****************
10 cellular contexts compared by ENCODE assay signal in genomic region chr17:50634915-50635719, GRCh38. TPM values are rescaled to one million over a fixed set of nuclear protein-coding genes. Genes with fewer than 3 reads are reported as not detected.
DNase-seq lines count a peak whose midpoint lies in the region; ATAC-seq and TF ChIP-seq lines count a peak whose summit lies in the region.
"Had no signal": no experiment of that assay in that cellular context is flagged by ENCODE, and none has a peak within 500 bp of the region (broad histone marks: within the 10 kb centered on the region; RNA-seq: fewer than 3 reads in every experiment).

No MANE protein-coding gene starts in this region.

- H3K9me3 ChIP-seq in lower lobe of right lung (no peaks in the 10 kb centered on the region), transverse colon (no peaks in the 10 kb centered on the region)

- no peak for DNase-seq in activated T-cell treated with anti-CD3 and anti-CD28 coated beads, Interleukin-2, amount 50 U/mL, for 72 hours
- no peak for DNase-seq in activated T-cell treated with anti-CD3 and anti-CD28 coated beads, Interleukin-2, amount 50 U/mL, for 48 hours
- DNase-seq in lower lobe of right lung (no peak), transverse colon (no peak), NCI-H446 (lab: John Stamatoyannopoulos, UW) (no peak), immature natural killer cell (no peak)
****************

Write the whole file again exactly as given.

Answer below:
10 cellular contexts compared by ENCODE assay signal in genomic region chr17:50634915-50635719, GRCh38. TPM values are rescaled to one million over a fixed set of nuclear protein-coding genes. Genes with fewer than 3 reads are reported as not detected.
DNase-seq lines count a peak whose midpoint lies in the region; ATAC-seq and TF ChIP-seq lines count a peak whose summit lies in the region.
"Had no signal": no experiment of that assay in that cellular context is flagged by ENCODE, and none has a peak within 500 bp of the region (broad histone marks: within the 10 kb centered on the region; RNA-seq: fewer than 3 reads in every experiment).

No MANE protein-coding gene starts in this region.

- H3K9me3 ChIP-seq in lower lobe of right lung (no peaks in the 10 kb centered on the region), transverse colon (no peaks in the 10 kb centered on the region)

- no peak for DNase-seq in activated T-cell treated with anti-CD3 and anti-CD28 coated beads, Interleukin-2, amount 50 U/mL, for 72 hours
- no peak for DNase-seq in activated T-cell treated with anti-CD3 and anti-CD28 coated beads, Interleukin-2, amount 50 U/mL, for 48 hours
- DNase-seq in lower lobe of right lung (no peak), transverse colon (no peak), NCI-H446 (lab: John Stamatoyannopoulos, UW) (no peak), immature natural killer cell (no peak)